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Guest Post: Eddie Smock Sweater Hack

Today I’m pleased to bring to you a guest post from Bean of @sewsoybean. Bean was a tester for the Eddie Smock and she made a few beautiful versions during and after the testing process. She also made a knit cardigan hack that just blew my mind. I asked Bean if she would be willing to write up a blog post about the process of hacking the Eddie Smock into a cardigan and I’m thrilled she was willing to do so. I’m planning on making myself a version in the next few of weeks. Continue reading below to learn how to make your own. If you don’t already have the Eddie Smock Pattern, you can find it here.

Eddie Smock Sweater Hack

As cool fall breezes begin to whisper in my ear of the colder temperatures to come, they seem to usher into my sewing plans ideas for cozy garments, perfect for hunkering down or even bundling up to head out. Cue the knit Eddie Smock Sweater hack! Straightforward and simple modifications to Goldfinch Textile Studio’s pattern and design yield a unique wardrobe staple that you can throw on for any occasion.

What you’ll need: 

Eddie Smock PDF Pattern

– Stable knit fabric for the body, 8-14 oz. per square yard: cotton slub, french terry, sweater knits  

– Cotton/elastic ribbing fabric for the neckline and cuffs: ¼ yard cut of 50-60 inch wide should be sufficient; see note below if you’re shopping for your stash ***

– For neckline ribbing: (80% of finished neckline + .75) x 3 inches 

– For cuff ribbing: (Wrist circumference + desired cuff ease) x 6 inches 

– Needle for sewing knits (I like Schmetz Stretch 75/11 as an all purpose needle for knits)

– Ball point pins

– Pre-made single fold bias tape (purchased or made from your stash)

– Matching thread for topstitching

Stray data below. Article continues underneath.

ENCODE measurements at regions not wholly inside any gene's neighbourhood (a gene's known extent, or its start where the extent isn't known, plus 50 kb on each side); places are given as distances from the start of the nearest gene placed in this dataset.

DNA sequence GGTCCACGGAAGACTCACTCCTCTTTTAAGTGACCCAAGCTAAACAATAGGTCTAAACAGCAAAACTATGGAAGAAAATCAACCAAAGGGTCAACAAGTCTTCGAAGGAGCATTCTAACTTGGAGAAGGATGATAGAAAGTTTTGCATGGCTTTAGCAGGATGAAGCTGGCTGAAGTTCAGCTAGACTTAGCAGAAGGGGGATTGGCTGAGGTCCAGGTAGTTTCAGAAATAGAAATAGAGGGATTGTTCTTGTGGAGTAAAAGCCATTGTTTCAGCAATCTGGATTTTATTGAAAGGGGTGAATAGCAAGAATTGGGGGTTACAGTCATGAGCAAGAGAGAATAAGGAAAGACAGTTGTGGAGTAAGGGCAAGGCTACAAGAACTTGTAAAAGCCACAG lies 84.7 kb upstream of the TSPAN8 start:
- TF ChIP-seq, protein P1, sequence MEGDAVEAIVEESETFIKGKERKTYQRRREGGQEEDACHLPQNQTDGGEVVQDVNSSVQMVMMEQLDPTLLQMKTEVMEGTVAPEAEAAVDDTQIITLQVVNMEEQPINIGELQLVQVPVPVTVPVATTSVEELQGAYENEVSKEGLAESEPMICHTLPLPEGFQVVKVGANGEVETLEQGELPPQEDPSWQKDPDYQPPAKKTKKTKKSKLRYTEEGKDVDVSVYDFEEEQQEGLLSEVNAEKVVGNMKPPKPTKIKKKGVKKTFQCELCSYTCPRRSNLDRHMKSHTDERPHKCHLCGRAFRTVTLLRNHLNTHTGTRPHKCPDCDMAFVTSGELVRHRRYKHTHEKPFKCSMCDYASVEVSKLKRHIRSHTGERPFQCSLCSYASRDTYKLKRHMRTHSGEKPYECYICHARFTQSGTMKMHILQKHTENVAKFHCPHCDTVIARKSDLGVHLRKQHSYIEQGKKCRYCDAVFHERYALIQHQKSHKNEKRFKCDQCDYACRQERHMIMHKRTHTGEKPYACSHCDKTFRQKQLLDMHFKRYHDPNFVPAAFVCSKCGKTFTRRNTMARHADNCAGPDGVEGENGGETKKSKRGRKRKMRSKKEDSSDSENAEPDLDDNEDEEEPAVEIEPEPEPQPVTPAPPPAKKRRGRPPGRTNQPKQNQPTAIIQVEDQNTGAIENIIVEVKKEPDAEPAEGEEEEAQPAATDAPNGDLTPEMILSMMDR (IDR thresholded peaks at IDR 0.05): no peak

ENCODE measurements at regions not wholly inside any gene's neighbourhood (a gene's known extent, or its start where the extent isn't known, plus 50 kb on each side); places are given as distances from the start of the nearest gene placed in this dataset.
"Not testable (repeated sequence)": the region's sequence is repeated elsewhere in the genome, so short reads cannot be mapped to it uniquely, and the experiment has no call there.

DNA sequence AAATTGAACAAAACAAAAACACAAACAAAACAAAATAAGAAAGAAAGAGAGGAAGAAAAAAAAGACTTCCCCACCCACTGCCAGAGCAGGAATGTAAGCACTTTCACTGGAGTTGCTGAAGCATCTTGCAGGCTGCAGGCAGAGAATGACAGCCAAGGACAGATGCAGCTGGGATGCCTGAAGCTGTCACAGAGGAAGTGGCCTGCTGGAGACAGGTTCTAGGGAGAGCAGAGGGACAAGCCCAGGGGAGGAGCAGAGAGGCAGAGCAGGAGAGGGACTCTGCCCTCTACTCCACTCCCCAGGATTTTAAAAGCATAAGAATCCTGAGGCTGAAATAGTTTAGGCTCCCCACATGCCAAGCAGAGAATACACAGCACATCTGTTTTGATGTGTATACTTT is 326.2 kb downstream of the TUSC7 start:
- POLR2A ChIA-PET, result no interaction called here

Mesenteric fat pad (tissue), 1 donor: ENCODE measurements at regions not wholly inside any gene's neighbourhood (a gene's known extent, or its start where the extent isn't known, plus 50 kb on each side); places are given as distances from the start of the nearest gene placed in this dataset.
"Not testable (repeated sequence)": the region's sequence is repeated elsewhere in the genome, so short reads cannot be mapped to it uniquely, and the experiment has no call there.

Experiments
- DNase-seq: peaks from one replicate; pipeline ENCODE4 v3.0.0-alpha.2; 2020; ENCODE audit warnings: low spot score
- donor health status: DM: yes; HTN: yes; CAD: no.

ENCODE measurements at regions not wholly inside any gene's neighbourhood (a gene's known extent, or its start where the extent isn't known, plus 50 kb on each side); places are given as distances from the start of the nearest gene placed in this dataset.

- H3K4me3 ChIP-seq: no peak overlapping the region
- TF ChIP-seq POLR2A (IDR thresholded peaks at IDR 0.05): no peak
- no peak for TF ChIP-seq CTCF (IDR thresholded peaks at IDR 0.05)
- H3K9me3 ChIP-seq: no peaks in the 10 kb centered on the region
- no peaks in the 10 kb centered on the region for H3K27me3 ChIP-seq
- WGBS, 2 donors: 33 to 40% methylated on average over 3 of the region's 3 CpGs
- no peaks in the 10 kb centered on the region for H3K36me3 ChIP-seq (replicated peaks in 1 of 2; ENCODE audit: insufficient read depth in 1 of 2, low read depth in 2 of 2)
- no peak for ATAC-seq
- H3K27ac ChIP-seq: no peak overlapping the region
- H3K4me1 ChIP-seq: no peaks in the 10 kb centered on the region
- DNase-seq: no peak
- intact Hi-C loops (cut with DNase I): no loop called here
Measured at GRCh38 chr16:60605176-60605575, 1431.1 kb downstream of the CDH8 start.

– Snaps or buttons (optional–this hack is lovely as an open cardigan too)

– Tailor’s clapper (optional–for getting a better press on bulky fabrics)

– Tailor’s chalk or marking tool and long ruler to transfer pattern to fabric

*** Your ribbing should be 80% of your finished neckline measurement. You can measure your paper pattern pieces to mathematically determine finished neckline length before constructing your garment.  Add the curved edge of back and front necklines pattern pieces and multiply by 2 as they are cut on the fold. Subtract 4.5  inches (2 inches for shoulder seam allowances, and 2.5 for placket construction). Find 80% of that quantity and add .75 inches for tapered neckline construction.   EXAMPLE: Back neckline curve 5.75 inches, front neckline curve 8. (13.75 x 2 = 27.5; 27.5 – 4.5 = 23; .80 x 23= 18.4; 18.4+.75= 19.15 inches). Neckline ribbing cut:  19 x 3 inches.

Picking out your fabric 

What I love about the Eddie Smock pattern is its panel pattern pieces, allowing you to optimize a single piece of yardage, or even better yet, utilize narrow strips of knit yardage that are leftover from past projects. If you’re like me, when you sew with knits you may end up with long narrow pieces of fabric at the edges of your fabric after cutting out your project.  While these leftovers can be challenging to reorient and use in other knit patterns that require the cross grain stretch of the fabric, because the Eddie is designed for wovens, the degree of stretch of the fabric is of little consequence when considering placement of the pattern pieces for cutting. That being said, don’t be afraid to think of how you can place your panels and pattern pieces to maximize the fabric already in your stash. I never would have thought I could complete an entire cardigan sweater from these green leftovers, but the beautiful result is a testament to how incredible this pattern can be as a knit scrap buster.

Notice how my sleeve pieces have the striations of the fabric running horizontally, but in the body panels they run vertically. In many knits you may notice these sorts of directional textures, and again, don’t be afraid to play around with placement of the pattern pieces in order to make use of fabric you already have. I recommend more stable, and not extremely fluid or drapey knits. Cotton slubs, light to medium weight french terry, or even some sweater knits that are not too bulky would be perfect. For my green version, I used a 9 oz. cotton slub sweater knit, and the camel version is sewn in a 12 oz. french terry. The sweater knit is slightly more fluid and drapey, and the french terry resulted in a more structured jacket-like cardigan.  

Considerations for sewing with knits

Some knits can be prone to stretching out as you sew, so decreasing your presser foot tension for all seams is recommended. I lowered my presser foot tension to -3 for all seams and had very minimal rippling of fabric. It can also be helpful to increase your stitch length for bulkier knits. Throughout the construction process I used a regular straight stitch, which the exception of the cuffs and the neckband where I used a lightning bolt stitch.